THE COLLEGE HILL INDEPENDENT


Arab Summer

by by David Adler, Kate Welsh & Erica Schwiegershausen

Lowdown on Libya

Libya spent more than 40 years under the erratic rule of Colonel Muammar el-Qaddafi before apro-democracy revolt pushed him from power in August, bringing an end to a six month struggle. In February of this year, the unrest sweeping through much of the Arab world erupted in several Libyan cities (specifically, Benghazi, Mizrata, and Zentan) and swiftly spread to the capital of Tripoli. Colonel Qaddafi—who notoriously travels with a cadre of female “Amazonian” bodyguards that he and his sons reportedly raped, abused, and then discarded—lashed out with unspeakable violence. However, the rebel opposition managed to cobble together the semblance of a transitional government, field a makeshift army, and portray itself to the West and Libyans as a viable alternative to Colonel Qaddafi’s repressive rule. The Arab League, European Union, and the United States have all recognized the Rebel Transitional Council as the official government of Libya.

On August 23, Qaddafi’s forces gave way to an assault on Tripoli after several days of bloody urban street fighting. The rebels have been struggling to restore order to Tripoli, while Qaddafi’s whereabouts remain unknown. After a lifetime under his corrupt and oppressive regime, Libyans report that they still feel uneasy laughing at the ubiquitous anti-Qaddafi graffiti covering the walls of burnt out buildings in Tripoli depicting him with the moniker Sharfufa, or “Frizz-head,” a reference to his unkempt and bushy hairstyle—a source of widespread contempt among assiduously groomed Libyans. On September 6, a convoy of high-ranking Libyan officials fled to Niger, but reports indicate that Qaddafi was not among them. He has said recently, “Democracy means permanent rule,” and “I will stay in Libya until I die, or until the end of time God allows me to live,” so it seems unlikely that he will relinquish any semblance of power over the country.

While the rebels struggle to maintain control (with mixed results: they have yet to overcome loyalist resistance in BaniWalid and Surt, and have recently taken to imprisoning darker skinned African migrants on the dubious claim that they are Qaddafi mercenaries), reporters and human rights advocates have uncovered troves of documents amassed by Colonel Qaddafi’s intelligence agency. The documents show that the relationship between Libya and the CIA as well as Britain’s M-16 was much closer than previously imagined. The CIA sent terrorism suspects to Libya at least eight times, despite the country’s reputation for torture.

One of these men, Abdel Hakim Belaj, is now in charge of the military committee responsible for keeping order in Tripoli. He says, however that there are no hard feelings towards the US.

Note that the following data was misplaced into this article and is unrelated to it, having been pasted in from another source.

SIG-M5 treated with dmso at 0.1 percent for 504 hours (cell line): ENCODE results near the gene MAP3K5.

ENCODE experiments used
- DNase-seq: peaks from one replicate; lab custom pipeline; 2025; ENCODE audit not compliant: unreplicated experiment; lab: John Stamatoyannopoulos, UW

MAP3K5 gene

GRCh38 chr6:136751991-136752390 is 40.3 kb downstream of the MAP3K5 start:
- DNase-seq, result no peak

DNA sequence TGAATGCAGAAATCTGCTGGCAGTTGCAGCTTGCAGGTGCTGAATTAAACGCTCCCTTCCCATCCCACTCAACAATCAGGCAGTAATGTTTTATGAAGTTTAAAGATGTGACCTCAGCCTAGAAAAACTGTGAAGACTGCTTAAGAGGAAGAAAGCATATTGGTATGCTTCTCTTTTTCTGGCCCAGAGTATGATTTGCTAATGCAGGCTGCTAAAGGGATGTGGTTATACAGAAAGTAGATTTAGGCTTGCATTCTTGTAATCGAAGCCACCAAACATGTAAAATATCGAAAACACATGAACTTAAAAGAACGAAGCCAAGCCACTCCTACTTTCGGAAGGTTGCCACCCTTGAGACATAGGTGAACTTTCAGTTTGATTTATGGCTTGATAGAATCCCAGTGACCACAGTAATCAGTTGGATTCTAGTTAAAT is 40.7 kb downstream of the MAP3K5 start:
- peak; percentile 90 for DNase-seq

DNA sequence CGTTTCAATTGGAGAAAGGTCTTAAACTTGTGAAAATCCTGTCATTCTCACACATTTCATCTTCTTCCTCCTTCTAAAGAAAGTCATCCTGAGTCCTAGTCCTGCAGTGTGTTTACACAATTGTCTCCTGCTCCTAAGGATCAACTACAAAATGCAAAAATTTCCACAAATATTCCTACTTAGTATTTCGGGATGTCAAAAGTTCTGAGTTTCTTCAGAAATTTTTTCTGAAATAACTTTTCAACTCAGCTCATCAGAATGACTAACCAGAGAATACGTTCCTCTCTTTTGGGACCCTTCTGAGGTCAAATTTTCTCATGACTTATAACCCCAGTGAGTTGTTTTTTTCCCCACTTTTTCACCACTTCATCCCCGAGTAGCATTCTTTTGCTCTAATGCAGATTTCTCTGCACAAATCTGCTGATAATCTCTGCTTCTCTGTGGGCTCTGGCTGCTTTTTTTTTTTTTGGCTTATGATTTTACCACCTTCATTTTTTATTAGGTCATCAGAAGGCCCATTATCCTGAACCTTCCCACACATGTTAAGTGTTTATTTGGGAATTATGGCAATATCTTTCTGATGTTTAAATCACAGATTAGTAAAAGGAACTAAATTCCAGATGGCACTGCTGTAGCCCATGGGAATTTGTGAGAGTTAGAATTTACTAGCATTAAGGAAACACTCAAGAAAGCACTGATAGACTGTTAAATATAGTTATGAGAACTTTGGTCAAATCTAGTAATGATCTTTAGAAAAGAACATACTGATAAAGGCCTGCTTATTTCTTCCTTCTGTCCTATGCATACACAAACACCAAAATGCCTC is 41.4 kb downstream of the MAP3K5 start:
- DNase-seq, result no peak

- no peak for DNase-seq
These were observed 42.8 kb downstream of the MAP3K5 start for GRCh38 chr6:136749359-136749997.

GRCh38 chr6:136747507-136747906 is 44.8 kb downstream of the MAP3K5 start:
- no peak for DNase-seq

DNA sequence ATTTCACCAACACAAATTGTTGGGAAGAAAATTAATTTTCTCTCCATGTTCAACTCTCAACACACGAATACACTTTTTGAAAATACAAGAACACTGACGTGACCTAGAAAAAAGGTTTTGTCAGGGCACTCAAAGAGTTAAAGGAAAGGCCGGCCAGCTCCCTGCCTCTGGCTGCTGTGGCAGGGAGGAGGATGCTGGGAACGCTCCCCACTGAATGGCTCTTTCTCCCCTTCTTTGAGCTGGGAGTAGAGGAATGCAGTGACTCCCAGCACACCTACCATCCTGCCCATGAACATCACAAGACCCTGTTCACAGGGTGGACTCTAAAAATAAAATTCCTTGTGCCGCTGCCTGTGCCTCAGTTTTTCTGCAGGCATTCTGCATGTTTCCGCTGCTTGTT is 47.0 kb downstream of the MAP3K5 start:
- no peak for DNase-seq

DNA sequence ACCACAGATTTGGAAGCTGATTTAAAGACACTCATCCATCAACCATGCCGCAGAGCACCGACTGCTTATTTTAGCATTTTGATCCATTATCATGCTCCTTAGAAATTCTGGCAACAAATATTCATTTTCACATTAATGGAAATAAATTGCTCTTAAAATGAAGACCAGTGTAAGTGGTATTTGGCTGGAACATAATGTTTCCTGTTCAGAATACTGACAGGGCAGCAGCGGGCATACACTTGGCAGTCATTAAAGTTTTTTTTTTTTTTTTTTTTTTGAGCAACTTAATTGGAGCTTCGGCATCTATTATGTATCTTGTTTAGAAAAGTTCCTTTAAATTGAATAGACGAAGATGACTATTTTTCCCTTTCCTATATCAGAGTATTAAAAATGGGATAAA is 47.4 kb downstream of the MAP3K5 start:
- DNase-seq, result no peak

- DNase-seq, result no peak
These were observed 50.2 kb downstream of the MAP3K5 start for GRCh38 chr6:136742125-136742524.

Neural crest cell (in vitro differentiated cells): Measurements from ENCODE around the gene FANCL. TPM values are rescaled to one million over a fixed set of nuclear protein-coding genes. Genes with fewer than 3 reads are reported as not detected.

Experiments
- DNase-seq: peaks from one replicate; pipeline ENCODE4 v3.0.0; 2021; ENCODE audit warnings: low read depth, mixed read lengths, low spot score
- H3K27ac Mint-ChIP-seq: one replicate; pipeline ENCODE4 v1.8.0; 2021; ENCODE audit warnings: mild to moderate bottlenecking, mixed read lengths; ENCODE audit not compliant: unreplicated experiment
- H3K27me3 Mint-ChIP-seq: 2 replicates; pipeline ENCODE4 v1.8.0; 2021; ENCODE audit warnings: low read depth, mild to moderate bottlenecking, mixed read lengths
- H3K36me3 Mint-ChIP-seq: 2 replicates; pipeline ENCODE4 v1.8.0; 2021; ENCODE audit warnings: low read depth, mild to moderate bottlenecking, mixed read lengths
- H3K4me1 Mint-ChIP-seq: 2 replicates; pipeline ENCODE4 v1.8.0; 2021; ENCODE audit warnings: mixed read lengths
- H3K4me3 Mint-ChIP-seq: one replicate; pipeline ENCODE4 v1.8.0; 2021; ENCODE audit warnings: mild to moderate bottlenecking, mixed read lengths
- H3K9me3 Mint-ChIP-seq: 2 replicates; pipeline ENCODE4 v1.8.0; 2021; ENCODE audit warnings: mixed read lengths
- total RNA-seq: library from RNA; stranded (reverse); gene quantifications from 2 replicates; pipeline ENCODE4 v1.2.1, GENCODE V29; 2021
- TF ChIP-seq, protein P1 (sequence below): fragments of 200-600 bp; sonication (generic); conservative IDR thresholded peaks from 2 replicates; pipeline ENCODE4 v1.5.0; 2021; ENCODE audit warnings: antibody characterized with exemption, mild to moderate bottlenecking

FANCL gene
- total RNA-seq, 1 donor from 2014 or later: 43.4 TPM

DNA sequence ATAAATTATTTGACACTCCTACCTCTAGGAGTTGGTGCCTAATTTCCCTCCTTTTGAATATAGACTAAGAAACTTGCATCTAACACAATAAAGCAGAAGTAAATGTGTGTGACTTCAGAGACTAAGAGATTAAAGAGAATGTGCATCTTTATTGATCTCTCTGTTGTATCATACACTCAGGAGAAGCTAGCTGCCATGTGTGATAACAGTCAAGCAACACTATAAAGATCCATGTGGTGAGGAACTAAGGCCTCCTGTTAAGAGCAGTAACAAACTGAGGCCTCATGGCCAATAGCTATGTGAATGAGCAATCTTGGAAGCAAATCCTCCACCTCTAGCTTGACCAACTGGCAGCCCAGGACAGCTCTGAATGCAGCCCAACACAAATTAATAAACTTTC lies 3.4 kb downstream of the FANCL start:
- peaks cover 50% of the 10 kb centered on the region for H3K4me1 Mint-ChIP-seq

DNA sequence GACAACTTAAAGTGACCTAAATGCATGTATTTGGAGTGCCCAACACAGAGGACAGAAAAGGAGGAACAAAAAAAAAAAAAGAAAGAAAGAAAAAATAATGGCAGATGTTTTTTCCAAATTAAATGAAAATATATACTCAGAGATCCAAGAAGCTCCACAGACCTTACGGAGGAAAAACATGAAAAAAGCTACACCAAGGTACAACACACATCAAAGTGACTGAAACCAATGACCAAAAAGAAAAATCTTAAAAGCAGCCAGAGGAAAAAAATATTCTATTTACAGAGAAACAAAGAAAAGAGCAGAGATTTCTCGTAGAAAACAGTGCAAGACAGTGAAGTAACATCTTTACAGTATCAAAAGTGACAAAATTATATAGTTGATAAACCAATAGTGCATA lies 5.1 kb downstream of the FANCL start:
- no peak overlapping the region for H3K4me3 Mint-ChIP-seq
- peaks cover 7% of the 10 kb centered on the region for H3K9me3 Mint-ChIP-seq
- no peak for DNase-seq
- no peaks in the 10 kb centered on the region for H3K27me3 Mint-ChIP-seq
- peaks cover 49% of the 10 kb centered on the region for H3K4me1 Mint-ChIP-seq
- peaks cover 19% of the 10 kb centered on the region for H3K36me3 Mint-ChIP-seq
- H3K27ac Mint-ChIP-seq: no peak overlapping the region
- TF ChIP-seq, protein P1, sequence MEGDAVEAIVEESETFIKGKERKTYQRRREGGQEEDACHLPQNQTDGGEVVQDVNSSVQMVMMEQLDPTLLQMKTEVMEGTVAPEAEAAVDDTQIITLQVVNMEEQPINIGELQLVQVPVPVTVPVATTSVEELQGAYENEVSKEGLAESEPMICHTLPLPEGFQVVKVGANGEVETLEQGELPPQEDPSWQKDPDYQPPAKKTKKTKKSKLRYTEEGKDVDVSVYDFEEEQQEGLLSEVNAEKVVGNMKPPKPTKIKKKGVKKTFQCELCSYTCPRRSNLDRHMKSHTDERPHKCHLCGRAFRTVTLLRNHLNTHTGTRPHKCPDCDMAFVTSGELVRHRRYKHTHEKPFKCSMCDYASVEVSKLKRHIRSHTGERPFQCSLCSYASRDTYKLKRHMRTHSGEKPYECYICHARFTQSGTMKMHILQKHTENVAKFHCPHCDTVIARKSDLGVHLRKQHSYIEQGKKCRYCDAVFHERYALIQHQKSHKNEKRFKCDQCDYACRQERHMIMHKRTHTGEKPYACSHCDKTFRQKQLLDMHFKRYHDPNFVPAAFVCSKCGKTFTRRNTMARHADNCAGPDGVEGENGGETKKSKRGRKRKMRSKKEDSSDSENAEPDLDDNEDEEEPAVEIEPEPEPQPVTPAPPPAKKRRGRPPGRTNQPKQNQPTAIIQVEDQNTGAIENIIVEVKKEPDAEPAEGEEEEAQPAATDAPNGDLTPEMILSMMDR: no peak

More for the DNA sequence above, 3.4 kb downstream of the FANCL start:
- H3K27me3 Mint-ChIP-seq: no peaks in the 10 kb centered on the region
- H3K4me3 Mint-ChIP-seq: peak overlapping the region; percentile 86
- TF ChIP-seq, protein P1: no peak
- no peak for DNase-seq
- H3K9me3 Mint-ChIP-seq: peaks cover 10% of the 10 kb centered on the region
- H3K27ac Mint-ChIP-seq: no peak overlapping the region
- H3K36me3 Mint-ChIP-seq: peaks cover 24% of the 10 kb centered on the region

“ Now we are in Libya, and we want to look forward to a peaceful future. I do not want revenge.” —KW

Stalemate in Yemen

Although it is Egypt that dominates mainstream headlines, it has been more than six months since protesters took to the streets in Yemen to demand the ouster of President Ali Abdullah Saleh, who has ruled the country since 1978. In April, there was hope that the situation might be improving when Saleh agreed to a plan that would turn over power to a national unity government. However, violence between government forces and tribal militias resumed in May after Saleh repeatedly evaded signing the agreement, balking on three separate occasions.

On June 3, Saleh was wounded in a bombing attack on the presidential palace when a mortar shell or rocket struck the mosque just yards away from where he was praying. Saleh blamed the attack on the Ahmar family, the opposition leaders of the tribal militia that has been fighting government troops (a spokesman for the Ahmars denied responsibility). The president was rushed to Saudi Arabia for treatment, where he remained until his hospital release on August 7. Since his release, the president has made several television appearances in which he seems relatively healthy. He has yet to return to the country, despite vowing repeatedly, “See you soon in the capital, Sana.” On Monday, Yemen’s official news agency, Saba, published a decree signed by Saleh granting his deputy the authority to negotiate with opponents for a transfer of power.

Meanwhile, the country remains in a protracted stalemate. Within Yemen, the opposition seems increasingly divided about how to move forward, and the political calamity has led to an economic crisis. Food prices continue to rise, shortages of electricity, water, and fuel are widespread, and public services are nearly nonexistent.

Earlier this week, the U.N. issued a report that the Yemeni government has used excessive and deadly force against peaceful protesters, killing hundreds and wounding thousands since the beginning of the year. The report also accused the government of cutting off access to electricity, fuel, and water in attempts to pressure and punish civilians for demonstrations. Hanny Megally, who led the U.N. mission, described the present situation in Yemen to reporters as “a bit of a powder keg waiting to explode…if there’s not immediate help from outside, it could lead to the disintegration of the country and civil war.”